Electrification, Environment, and Economic Development in Developing Countries

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Author(s) :
Alpha Ly

Thesis presented on October, 20, 2023, at the Université Paris sciences et lettres, in association with École doctorale SDOSE (Paris), and Laboratoire d’Economie de Dauphine.

This thesis explores the complex interplay between electrification, deforestation, and economic development in developing countries, with a specific emphasis on Côte d’Ivoire and other African countries. The primary goal is to offer valuable insights into the impacts of electrification on both environmental sustainability and economic growth, identifying policy implications for promoting sustainable development in the context of ongoing electrification efforts.

Chapter 1 develops a theoretical framework based on an agricultural household heterogeneous model to explore the potential link between electrification and arable farm expansion. Empirical analysis using household data from multiple waves of the Côte d’Ivoire Living Standards Measurement Surveys reveals that electricity access significantly reduces average arable farm size and biomass fuel consumption. These findings suggest a potential positive impact of electrification on deforestation mitigation. However, an identified electrification threshold of 80% highlights the need for targeted policies to ensure that electrification does not inadvertently lead to further deforestation.

Chapter 2 investigates the broader relationship between electrification and deforestation rates in Côte d’Ivoire. Using night light intensity data and official electricity coverage statistics, the study reveals a positive link between electrification and deforestation. As electrification programs expand, deforestation continues to advance, raising environmental conservation concerns and underlining the importance of sustainable electrification planning.

Chapter 3 explores the challenges faced by private stakeholders in the power sector in African countries, particularly through independent power producers (IPPs) and public-private partnerships (PPPs). Currency and inflation risks emerge as significant obstacles to private investment in power generation. The chapter identifies measures such as automatic tariff adjustment and cost reflectivity that can mitigate these risks and encourage private sector involvement, ultimately supporting universal access to electricity.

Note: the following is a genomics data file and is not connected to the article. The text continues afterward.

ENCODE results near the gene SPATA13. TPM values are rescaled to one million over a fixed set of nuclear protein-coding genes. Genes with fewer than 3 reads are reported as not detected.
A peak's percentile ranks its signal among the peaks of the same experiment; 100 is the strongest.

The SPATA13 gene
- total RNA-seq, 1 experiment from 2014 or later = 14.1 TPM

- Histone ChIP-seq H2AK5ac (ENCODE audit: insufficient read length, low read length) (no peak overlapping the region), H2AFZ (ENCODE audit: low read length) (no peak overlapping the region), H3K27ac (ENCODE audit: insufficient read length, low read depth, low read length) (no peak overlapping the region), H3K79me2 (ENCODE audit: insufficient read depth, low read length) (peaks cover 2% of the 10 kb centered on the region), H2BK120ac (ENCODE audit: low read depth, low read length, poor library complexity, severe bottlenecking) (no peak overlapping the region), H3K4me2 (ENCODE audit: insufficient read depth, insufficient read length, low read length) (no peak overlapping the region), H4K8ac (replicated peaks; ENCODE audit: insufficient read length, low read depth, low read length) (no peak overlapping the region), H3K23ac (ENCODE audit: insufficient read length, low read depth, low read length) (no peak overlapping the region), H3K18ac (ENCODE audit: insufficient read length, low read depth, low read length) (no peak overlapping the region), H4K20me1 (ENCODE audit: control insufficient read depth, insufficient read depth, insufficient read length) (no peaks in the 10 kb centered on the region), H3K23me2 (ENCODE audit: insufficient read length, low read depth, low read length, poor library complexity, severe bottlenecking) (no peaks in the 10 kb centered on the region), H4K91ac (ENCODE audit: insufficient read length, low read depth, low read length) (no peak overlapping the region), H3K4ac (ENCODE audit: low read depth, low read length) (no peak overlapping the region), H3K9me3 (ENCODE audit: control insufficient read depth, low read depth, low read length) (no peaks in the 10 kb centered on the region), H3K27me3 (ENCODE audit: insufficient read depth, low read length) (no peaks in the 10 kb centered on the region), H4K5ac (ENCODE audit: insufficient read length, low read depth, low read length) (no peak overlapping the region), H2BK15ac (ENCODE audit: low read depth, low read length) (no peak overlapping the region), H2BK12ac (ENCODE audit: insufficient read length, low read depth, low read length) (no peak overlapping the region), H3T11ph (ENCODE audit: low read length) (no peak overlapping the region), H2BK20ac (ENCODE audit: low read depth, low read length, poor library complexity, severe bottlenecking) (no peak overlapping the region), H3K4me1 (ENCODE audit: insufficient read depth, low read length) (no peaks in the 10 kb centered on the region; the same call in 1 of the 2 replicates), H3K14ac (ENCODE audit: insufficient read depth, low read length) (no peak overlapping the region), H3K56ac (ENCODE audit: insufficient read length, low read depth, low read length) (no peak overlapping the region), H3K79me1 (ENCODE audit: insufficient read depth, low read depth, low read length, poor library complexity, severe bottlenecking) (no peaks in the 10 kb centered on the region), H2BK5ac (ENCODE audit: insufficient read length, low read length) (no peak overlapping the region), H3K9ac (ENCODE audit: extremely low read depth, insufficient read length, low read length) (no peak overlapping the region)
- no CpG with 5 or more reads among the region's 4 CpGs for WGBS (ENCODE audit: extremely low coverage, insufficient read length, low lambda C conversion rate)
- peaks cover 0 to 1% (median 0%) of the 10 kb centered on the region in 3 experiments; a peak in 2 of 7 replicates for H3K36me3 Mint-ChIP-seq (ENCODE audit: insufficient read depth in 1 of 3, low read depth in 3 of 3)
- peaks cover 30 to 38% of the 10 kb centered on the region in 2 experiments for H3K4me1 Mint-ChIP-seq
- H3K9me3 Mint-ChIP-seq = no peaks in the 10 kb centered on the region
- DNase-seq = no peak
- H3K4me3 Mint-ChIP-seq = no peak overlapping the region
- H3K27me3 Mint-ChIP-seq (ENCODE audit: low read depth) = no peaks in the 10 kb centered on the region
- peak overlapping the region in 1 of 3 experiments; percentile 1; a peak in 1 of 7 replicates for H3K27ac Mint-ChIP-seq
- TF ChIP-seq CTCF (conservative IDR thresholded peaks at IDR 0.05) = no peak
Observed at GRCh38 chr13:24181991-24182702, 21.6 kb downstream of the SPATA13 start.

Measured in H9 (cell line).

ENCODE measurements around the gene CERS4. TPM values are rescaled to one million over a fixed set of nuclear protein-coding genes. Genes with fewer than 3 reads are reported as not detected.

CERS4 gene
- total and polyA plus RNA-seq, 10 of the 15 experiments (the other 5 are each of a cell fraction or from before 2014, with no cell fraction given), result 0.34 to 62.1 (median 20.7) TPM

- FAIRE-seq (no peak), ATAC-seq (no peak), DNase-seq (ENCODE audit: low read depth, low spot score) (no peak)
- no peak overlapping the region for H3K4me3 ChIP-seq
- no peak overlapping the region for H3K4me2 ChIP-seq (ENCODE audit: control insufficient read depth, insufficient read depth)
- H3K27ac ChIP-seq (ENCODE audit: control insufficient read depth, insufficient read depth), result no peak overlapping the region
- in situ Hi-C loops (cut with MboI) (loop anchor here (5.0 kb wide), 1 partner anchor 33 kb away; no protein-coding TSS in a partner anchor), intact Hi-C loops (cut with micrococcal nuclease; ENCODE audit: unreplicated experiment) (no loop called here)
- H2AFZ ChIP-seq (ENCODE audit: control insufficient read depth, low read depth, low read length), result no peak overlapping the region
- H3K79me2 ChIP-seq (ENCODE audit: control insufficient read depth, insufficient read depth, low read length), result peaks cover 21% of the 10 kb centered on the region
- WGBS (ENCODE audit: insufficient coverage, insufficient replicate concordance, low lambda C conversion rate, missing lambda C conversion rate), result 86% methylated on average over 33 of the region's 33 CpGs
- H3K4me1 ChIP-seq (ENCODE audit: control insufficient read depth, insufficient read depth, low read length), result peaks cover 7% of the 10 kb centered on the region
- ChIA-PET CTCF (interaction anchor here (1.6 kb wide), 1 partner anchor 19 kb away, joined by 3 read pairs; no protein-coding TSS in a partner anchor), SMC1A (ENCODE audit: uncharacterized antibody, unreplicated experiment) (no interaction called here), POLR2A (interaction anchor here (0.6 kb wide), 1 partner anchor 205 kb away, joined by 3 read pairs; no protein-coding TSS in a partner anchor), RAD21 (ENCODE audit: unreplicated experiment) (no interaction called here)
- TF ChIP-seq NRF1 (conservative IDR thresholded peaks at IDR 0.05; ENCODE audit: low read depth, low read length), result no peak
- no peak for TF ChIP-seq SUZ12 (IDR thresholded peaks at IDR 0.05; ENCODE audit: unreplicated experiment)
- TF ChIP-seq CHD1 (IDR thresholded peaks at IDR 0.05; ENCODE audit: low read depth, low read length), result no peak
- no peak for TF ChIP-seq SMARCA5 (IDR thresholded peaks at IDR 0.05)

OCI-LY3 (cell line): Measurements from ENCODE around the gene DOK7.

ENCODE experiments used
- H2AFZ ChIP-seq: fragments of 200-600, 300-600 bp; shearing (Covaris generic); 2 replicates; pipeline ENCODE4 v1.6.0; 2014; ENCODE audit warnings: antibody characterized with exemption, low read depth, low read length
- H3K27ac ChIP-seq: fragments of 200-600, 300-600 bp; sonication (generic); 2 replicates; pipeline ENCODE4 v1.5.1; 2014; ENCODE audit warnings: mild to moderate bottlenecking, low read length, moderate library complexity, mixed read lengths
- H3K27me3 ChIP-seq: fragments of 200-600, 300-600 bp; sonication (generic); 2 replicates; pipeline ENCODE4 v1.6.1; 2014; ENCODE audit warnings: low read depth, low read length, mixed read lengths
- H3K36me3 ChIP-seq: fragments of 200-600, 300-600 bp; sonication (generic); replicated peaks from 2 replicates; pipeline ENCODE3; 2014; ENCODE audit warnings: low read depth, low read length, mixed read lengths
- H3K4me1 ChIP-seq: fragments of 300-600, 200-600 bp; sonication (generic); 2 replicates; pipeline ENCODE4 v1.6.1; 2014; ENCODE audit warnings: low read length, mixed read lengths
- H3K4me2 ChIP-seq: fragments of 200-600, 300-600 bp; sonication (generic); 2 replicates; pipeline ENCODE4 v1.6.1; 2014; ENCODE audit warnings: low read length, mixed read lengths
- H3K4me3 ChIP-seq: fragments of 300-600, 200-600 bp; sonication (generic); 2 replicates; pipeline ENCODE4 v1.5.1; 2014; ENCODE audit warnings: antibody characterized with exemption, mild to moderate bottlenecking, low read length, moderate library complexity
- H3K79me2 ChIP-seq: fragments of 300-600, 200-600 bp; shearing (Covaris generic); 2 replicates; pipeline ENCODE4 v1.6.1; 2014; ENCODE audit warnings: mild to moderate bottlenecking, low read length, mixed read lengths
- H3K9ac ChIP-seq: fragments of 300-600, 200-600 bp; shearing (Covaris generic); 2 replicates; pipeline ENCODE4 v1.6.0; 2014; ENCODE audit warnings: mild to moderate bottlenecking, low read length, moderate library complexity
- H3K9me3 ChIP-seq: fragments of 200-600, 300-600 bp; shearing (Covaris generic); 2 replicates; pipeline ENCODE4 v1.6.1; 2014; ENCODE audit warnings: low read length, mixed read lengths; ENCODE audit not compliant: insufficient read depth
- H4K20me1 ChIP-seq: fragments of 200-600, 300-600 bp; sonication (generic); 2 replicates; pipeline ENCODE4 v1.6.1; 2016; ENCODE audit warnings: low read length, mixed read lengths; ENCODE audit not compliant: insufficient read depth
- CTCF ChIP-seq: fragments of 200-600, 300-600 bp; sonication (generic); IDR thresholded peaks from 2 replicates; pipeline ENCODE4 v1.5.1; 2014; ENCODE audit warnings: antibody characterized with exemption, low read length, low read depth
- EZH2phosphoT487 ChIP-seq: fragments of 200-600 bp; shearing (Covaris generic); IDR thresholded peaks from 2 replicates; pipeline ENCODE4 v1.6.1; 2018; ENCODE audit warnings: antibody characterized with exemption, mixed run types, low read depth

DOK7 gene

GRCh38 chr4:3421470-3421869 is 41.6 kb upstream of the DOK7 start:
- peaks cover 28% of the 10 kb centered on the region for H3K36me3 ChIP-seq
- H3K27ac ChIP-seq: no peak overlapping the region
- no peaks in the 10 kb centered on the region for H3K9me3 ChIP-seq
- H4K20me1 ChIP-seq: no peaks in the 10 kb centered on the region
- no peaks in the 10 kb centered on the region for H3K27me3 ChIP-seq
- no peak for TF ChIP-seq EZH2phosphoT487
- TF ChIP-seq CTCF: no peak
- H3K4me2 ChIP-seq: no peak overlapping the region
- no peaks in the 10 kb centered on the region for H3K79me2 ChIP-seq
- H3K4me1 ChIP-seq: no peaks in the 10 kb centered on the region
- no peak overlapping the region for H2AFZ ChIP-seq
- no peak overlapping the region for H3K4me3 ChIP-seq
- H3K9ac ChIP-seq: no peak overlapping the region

Chapter 4 examines the impact of power constraints on firm-level productivity in developing countries.footnote{Here, the terms “power constraints” and “energy constraints” are used interchangeably. These terms refer to limitations on the total amount of energy (measured in watt-hours or kilowatt-hours) that can be generated, stored, or consumed over a specific period.} The empirical analysis based on the World Bank Enterprise Surveys Dataset for 84 countries during the period 2006-2019 shows that power constraints significantly reduce firm-level revenue-based total factor productivity. This finding underlines the importance of ensuring a stable power supply to foster economic growth and competitiveness, particularly for manufacturing firms. The policy implications drawn from these findings cover sustainable electrification planning, close monitoring of deforestation rates, balanced public-private sector involvement in the power sector, investments in power infrastructure to minimize constraints such as outages, and support for productive industries.

To sum up, this thesis highlights the complex relationships between electrification, deforestation, and economic development in developing countries. By providing empirical evidence and policy recommendations, this research enhances understanding of the complexities and prospects arising from electrification. It offers valuable insights for policymakers striving to achieve sustainable and inclusive economic growth while safeguarding the environment. As electrification efforts continue to shape the development landscape, the findings presented in this thesis could guide decision-makers in crafting policies that promote a harmonious balance between progress and environmental conservation.


Thesis supervised by Anna Creti-Bettoni and Raja Chakir.

Access the thesis online